Recently on Lawyerist, we discussed the growing silence of women lawyers in today’s classrooms and courtrooms. The article was met with a bit of backlash, especially from women litigators. These silent women, the critics claimed, must not be litigators. After all, women litigators are allegedly known to speak their minds at all costs.
Apparently, that is not the norm in New York, where the courts have recognized a dearth of female litigators in commercial and appellate litigation cases. The problem is so serious that the New York City Bar Association held a special program to address the issue and explore viable solutions. What say you now, women litigators?
Some Scary Statistics: Women Are Severely Underrepresented in Court
On March 1, 2011, approximately 200 lawyers attended the New York City Bar Association’s program entitled “Where are the Women in Commercial and Appellate Litigation?” The vast majority of the audience was comprised of women. There, the panel of speakers presented rather startling statistics about the role of women lawyers in these important civil cases:
98 commercial cases went before the court from September 2010 to January 2011, according to data collected from the New York state court’s appellate division, first department. On 86 of those cases, male attorneys took the lead role, leaving 12 cases in the hands of female attorneys. That means that 12 percent of the court’s total commercial docket had a woman at the helm. Yet nationally, 31 percent of all lawyers are women.
Do Women Need to Master the Art of Schmoozing?
While considering the possible explanations for the disproportionate representation of female lawyers in commercial and appellate cases, the panel questioned the ability of women litigators to generate business. According to panel members, men are far more likely to get business than women, simply due to the fact that men have mastered the art of networking and schmoozing. Panelist Michele Coleman Mayes, Allstate Insurance general counsel agreed, stating:
I have never seen a man be reticent to ask me for business. In fact, they will strangle you to make sure you sit long enough so they can tell you they want your business and why they’re so good.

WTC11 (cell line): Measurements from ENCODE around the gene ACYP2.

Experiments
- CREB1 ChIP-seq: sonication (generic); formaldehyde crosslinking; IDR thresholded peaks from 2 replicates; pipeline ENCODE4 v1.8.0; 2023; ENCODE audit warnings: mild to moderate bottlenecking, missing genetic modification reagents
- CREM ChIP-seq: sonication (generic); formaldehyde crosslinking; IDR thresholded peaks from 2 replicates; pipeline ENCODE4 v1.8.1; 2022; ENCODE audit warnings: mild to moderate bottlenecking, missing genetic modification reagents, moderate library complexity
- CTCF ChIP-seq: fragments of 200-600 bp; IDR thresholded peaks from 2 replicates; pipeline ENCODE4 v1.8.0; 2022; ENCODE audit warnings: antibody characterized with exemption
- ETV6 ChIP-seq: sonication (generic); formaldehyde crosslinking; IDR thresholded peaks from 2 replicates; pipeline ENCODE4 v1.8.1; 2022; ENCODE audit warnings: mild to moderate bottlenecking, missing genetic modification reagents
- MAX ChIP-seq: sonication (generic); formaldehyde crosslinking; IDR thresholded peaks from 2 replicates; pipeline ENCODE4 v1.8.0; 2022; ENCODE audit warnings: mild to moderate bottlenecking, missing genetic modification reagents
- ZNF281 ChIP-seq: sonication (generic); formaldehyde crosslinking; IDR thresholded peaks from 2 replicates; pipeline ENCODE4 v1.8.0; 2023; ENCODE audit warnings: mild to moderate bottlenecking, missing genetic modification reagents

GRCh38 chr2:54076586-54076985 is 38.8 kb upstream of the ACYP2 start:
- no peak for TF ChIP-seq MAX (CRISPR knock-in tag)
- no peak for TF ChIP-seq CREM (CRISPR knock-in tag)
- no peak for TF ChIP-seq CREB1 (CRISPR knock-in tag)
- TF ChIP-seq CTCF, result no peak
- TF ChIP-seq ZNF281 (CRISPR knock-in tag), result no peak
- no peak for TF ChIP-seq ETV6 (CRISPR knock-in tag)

Women will dance around it: ‘Well, I don’t want to abuse our relationship.’ And I say, ‘Men don’t care if they abuse it, neither should you.’
Networking and Schmoozing Tips for Women
How can female lawyers develop the networking tools necessary to generate business? Marny Lifshen, the co-author of Some Assembly Required: A Networking Guide for Women, presented a program last year entitled “The Top 10 Mistakes Women Make in Networking.” Some highlights from the program include:
- Failure to network “up”
- Avoiding professional risks
- Expecting hard work to be enough
- Overpromising and under-delivering
- Taking things too personally
- Creating and maintaining cliques
- Diminishing the power of personal branding
- Underestimating the importance of appearance
- Not finding or becoming a mentor
- Dropping networks after becoming a mother
For more information about networking skills, the Lawyerist staff have come up with some great tips and tricks of their own:
- An Introvert’s Guide to Networking Events
- Find Your Networking Comfort Zone
- (Net)Working Outside of Work
- Elevator Speech Strategy: Fill in the Blanks
Women Lawyers Must Stand Up for Themselves
Women lawyers’ ability—or apparent lack thereof—to schmooze cannot really be the reason that women are not taking leadership roles in commercial and appellate cases in New York. There must be other factors involved. Have we so quickly forgotten that law firms are often lax in their cultivation of female talent that we are willing to blame this gender disparity on our networking capabilities?
Although the New York City Bar Association’s panel may have been off-base in assuming that men are better networkers than women, the panel did emphasize one important point. Female lawyers must stand up for themselves and serve as mentors for other women. There is strength in numbers, and in a profession that is still referred to as an “old boys club,” women lawyers can rise up together to meet with success.